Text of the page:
Contentious Deaths

Contentious Deaths

Late Nineteenth and Early Twentieth Centuries

By 1910, less than 1% of deaths were uncertified in the large Scottish towns.  But the situation was very different in some of the country areas, particularly in the Highlands and Islands, where up to 50% of all deaths remained uncertified, due to the scattered population and lack of medical assistance.

Apart from the general problem of access to a doctor, there were other difficulties with medical certification of death.  The first was that the doctor's certificate of cause of death was not confidential, but was handed to the relatives or friends of the deceased, who were then expected to deliver it to the registrar.  The register entry then became a public document.  This created problems for the doctor when the cause of death was potentially upsetting to relatives, as in cases of venereal disease, alcoholism, or suicide.  Doctors were known to be 'economical with the truth' in such cases.  They might attempt to substitute a less offensive cause of death to spare the feelings of relatives, or use a form of shorthand to try to disguise the cause, as in 'C2H6Q' for cirrhosis of the liver caused by alcoholism.  Registrars objected to this because it would affect the national statistics, and private attempts were sometimes made to get deaths re-certified without the relatives' knowledge when it was suspected that the doctor had disguised the true cause of death.  In the days when surgical operations were carried out in small cottage hospitals, or even in family homes, doctors were also wary of recording deaths under anaesthetic, in case it led to litigation.

Another serious problem was that it was quite legal for doctors to issue a death certificate without having seen the corpse.  In pre-NHS days, doctors were paid a fee for their services, and paying them to inspect every deceased person was not something that the government would contemplate.  Doctors were already grumbling about having to issue death certificates for former patients without being paid a fee, and they would have resisted any attempt to make them provide certificates for people whom they had not visited in life. 

There were also the usual logistical problems in the remoter areas, where doctors were few, and great delays might occur before burial if relatives had to wait for a doctor's visit.  The system even seemed to offer opportunities for criminal activity.  Murder might not be detected if a doctor did not see the body before burial.  Insurance fraud was also easier if a doctor was willing to simply take a relative's word that a person had died.  This was possible where a patient lived in a remote area or the doctor knew that he was suffering from a serious illness, and was therefore willing to certify that illness as the cause of death, without viewing the body.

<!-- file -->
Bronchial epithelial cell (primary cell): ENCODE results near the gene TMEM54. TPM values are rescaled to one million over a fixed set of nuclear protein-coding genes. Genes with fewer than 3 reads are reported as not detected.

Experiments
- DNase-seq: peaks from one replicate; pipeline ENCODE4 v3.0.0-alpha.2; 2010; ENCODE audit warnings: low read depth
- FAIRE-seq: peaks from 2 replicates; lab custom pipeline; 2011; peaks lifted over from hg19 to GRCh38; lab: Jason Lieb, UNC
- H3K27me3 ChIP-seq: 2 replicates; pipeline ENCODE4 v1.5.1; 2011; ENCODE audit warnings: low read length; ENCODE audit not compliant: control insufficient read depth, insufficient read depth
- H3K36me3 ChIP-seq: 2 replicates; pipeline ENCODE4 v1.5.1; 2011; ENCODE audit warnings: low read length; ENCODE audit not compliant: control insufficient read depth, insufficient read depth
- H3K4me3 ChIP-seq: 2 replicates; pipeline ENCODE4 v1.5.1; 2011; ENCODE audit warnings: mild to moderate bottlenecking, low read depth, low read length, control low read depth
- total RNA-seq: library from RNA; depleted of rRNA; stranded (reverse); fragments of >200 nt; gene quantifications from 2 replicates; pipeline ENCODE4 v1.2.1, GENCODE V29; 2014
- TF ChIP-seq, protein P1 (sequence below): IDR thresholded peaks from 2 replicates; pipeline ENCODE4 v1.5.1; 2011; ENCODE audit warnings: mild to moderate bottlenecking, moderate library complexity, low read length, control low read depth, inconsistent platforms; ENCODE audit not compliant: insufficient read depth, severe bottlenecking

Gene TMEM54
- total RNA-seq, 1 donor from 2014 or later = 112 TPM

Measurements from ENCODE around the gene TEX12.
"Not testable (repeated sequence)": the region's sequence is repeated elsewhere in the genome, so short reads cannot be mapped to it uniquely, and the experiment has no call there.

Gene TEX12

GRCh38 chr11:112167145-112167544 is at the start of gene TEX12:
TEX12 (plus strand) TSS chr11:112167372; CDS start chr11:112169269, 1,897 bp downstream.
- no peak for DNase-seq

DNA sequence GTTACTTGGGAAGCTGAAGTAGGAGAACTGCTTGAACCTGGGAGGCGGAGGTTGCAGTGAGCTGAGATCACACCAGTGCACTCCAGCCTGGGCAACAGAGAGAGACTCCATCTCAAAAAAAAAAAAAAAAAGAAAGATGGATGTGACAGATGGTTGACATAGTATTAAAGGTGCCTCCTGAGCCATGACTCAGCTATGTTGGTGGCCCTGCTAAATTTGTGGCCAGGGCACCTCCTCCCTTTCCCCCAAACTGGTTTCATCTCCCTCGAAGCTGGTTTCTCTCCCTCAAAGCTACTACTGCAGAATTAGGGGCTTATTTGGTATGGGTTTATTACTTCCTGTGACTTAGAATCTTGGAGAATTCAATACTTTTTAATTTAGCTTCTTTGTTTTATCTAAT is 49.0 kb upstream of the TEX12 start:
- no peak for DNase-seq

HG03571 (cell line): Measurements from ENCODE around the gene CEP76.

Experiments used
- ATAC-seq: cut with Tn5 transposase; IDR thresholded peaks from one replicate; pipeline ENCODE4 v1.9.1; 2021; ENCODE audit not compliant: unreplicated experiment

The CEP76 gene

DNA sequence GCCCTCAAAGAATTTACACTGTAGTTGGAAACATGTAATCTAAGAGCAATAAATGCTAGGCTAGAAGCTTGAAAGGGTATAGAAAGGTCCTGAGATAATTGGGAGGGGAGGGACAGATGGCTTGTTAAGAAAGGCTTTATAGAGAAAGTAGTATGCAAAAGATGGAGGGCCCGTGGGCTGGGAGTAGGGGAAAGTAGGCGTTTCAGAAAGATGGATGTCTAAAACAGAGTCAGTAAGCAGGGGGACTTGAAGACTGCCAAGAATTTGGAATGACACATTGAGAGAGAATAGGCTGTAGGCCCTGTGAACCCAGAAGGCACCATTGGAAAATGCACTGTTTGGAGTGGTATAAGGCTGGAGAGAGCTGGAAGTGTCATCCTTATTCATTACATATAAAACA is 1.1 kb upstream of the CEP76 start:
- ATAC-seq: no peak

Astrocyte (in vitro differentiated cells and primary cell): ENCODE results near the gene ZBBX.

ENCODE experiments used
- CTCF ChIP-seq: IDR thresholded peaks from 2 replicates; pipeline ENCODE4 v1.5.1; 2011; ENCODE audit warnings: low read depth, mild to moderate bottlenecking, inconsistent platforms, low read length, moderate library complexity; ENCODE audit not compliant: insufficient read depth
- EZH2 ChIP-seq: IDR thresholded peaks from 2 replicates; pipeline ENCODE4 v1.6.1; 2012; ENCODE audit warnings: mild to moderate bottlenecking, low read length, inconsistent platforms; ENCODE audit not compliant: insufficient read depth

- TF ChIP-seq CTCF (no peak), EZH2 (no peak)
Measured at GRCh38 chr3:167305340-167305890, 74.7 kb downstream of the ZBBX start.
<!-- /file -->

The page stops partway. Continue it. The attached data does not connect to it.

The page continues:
One particularly elaborate case of fraud involved a Glasgow woman who between 1912 and 1917 took out burial insurance on 24 children, both real and fictitious, then pretended to the insurance companies that all these children had died, and claimed the insurance money.  Doctors were willing to certify the deaths because the woman had previously visited them when one of her (real) children was ill.  Claims for burial insurance for a child who was still living were also detected.

Cremation was becoming more common by the early twentieth century, but was regarded as an eccentric (and expensive) practice, mainly for the wealthier classes.  There were much stricter rules on death registration before cremation, since two doctors had to write death certificates before a body could be handed over for a process after which no further post-mortem examination would be possible.

There were also fears over premature burial if a doctor did not have to see the body to check whether the patient was dead.  The newspapers revelled in several ghoulish tales of near-misses which were only betrayed by the gentle knocking of a supposed corpse inside the coffin.  

Meetings of the medical profession frequently deplored the lack of consistency and accuracy in death certificates.  Medical students received a little training in this area, but the subject was a touchy one that threatened a doctor's relations with the relatives of his or her deceased patient.  The problem was partly resolved by the expansion of medical services.  By the middle of the twentieth century, most people died in hospital rather than their own homes, and death certificates were formally issued by the hospital staff.  Nevertheless, as late as 1960, J.D. Havard, a leading member of the British Medical Association, was complaining about the inaccuracy of many death certificates.  He pointed out that, even in hospital, and in apparently uncontentious cases, the doctor's original assessment of the cause of death was often overturned after a post-mortem.